Posted by: Aaron Lisec | December 17, 2009


Excerpt, Harvey A. Jensen to Edith R. Nutter, March 8, 1919 (click on image for larger version)

Is it unfair to draw attention to a case of  (innocent) plagiarism ninety years after the fact?  Our World War I holdings include a collection of letters (Vertical File Manuscript 1832) written by different soldiers to the Nutter family in Minneapolis.  Most are addressed to Edith, the oldest daughter, who had likely volunteered as a penpal to lonely soldiers who enlisted or trained in the Twin Cities.

One of her correspondents was Harvey A. Jensen, a truck driver with the 109th Ammunition Train who was stationed near Bordeaux, France, in the months after the Armistice.  In their tone, Jensen’s nine letters typify the spirit of his generation–breezy, confident, without pretension–as when he writes to Edith about some “bum town” his unit visited, or teases her about all the girls he meets in France.  So it seemed a little odd when in the midst of the page shown above, nine lines down to be exact, he abruptly switched to a new narrative style, describing the geography from Bordeaux to Paris in terms of the historical, architectural, and social details to be observed along the way.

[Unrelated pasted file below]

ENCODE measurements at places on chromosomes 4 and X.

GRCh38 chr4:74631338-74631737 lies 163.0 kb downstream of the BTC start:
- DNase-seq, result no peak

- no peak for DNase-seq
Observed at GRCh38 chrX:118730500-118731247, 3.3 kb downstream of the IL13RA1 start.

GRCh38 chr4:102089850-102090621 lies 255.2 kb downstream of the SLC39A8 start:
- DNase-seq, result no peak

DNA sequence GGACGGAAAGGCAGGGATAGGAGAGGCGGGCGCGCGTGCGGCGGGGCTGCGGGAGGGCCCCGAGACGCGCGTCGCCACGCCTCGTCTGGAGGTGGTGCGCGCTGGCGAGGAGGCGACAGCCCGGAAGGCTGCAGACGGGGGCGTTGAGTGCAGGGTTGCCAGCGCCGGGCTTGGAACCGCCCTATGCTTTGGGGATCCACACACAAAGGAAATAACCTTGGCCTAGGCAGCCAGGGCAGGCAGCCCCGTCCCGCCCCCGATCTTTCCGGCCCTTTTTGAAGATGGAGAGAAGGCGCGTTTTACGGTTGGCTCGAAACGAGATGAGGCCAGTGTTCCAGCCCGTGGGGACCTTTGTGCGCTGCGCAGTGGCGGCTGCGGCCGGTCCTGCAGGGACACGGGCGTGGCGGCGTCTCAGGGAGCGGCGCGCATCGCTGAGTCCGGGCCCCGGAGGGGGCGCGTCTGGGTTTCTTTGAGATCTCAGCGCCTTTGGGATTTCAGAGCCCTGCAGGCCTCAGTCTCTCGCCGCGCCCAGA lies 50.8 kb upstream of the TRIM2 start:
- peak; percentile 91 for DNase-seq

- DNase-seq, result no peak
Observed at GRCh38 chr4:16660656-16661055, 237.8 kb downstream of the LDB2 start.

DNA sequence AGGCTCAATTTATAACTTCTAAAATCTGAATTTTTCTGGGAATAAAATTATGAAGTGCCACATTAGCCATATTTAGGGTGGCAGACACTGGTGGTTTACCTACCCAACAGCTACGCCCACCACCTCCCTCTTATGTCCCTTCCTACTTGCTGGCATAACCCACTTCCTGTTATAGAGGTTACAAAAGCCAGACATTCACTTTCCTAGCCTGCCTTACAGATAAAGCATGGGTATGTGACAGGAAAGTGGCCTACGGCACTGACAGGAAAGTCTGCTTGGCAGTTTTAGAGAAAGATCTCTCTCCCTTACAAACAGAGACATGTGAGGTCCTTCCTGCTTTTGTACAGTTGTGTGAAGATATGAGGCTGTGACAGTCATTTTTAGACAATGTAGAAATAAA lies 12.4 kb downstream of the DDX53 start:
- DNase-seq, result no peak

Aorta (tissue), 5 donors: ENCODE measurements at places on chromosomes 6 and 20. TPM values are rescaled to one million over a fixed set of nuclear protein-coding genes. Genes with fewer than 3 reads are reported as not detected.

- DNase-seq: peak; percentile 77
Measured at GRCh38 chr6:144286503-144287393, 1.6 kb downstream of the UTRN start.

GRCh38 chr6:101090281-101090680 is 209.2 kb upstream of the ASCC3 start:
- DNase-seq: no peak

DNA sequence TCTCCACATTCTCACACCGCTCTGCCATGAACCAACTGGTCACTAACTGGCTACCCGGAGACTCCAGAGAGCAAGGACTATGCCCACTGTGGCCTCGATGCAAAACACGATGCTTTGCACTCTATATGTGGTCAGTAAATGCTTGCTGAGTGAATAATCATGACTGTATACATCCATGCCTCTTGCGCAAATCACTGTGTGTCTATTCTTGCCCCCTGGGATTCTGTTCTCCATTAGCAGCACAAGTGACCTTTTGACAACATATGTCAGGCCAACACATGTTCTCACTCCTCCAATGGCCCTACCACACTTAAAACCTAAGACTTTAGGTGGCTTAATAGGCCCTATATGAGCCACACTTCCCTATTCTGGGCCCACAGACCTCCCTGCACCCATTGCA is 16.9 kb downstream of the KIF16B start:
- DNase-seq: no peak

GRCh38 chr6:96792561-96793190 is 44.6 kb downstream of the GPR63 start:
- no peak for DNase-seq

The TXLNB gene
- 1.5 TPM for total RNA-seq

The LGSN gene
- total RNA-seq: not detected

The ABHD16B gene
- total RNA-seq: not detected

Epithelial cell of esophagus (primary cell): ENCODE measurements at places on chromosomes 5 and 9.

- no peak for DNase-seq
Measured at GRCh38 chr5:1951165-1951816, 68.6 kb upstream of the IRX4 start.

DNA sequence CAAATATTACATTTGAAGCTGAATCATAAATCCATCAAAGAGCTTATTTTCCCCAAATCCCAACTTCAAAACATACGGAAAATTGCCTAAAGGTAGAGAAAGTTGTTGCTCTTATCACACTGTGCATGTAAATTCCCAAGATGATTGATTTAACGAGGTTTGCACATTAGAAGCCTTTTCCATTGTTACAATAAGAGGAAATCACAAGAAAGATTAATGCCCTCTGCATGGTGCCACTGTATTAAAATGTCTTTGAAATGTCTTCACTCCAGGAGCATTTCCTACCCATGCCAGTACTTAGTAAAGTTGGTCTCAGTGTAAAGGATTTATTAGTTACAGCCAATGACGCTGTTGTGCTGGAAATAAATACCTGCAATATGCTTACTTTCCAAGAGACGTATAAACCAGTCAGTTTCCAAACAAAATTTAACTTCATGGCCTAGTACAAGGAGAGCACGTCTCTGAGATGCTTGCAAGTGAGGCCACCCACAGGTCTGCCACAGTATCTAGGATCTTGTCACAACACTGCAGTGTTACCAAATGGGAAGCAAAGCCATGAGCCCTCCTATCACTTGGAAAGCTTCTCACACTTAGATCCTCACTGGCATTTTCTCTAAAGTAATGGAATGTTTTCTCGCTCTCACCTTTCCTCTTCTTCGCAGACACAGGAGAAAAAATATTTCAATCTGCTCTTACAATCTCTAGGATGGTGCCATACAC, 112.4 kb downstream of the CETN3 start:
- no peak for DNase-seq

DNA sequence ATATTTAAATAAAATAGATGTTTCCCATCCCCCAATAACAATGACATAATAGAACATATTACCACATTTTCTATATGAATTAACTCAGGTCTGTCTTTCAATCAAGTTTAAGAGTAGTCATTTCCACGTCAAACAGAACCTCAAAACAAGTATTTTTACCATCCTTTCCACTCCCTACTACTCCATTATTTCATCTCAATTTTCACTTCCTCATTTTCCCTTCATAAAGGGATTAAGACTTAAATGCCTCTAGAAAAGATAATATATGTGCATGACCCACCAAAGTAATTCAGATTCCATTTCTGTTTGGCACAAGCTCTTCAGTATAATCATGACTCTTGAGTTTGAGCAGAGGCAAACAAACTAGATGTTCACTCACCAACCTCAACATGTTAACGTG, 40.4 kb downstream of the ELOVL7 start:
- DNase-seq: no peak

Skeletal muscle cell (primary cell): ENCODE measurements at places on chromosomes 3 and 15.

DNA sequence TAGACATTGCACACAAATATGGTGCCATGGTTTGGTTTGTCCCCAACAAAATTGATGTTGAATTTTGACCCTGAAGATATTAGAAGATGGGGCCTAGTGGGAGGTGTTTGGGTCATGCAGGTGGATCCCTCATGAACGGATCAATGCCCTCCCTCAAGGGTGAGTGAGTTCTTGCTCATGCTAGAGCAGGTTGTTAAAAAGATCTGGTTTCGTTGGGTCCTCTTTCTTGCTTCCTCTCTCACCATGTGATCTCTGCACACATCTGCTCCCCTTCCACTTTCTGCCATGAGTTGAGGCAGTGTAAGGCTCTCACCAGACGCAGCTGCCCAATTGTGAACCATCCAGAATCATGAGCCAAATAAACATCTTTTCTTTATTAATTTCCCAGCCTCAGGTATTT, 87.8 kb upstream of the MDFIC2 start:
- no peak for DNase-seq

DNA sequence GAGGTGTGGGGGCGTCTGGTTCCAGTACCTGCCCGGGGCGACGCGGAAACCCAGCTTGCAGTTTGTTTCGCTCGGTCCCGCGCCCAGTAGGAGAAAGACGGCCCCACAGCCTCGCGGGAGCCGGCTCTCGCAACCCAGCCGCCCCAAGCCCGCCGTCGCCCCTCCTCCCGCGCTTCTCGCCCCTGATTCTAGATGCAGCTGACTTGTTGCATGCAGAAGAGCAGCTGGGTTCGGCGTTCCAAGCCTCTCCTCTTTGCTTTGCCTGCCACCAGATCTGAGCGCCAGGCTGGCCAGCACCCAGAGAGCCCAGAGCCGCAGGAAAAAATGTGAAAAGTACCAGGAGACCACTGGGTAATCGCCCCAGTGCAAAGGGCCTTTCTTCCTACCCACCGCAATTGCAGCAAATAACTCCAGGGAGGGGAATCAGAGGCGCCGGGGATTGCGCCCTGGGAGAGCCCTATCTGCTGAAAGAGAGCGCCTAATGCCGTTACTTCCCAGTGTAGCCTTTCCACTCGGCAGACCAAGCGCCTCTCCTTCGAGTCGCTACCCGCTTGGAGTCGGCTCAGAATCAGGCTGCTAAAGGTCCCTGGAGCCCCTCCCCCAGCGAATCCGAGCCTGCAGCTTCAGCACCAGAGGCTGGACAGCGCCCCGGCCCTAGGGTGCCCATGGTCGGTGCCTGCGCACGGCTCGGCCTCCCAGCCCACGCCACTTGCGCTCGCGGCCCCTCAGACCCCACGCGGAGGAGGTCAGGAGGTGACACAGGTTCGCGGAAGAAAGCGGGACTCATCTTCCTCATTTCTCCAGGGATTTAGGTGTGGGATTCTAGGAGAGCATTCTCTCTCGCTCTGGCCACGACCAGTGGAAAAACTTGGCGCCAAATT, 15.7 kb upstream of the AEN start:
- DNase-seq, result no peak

Thanks to the miracle of search engines and electronic books, the explanation was not hard to find.  Jensen had copied into his letter an excerpt from an 1888 travelogue titled “Foot-Prints of Travel,” written by an American, Maturin M. Ballou.  Click on the link below to find the passage he copied, spanning pages 162-63 of the 1889 edition, beginning “Bordeaux is reckoned the third city in France,” and concluding with “neat outlying buildings.”


Jensen to Nutter excerpt, continued

Harvey ends his borrowed travelogue as abruptly as he began it, switching to his own style to describe the roads as “so crooked that they would make a rattlesnake blush.”  We don’t have Edith’s half of the correspondence, so we don’t know whether she suspected anything.  Nor is it possible to trace what happened to either Harvey or Edith after the war.  Still, Harvey’s attitude offers a tempting symbol for the brash advance of his countrymen onto the world stage in a new century.  So what if he cheated a little?  Surely he would have laughed it off as he hopped back into his truck, leaving the persnickety archivist to choke on his dust.


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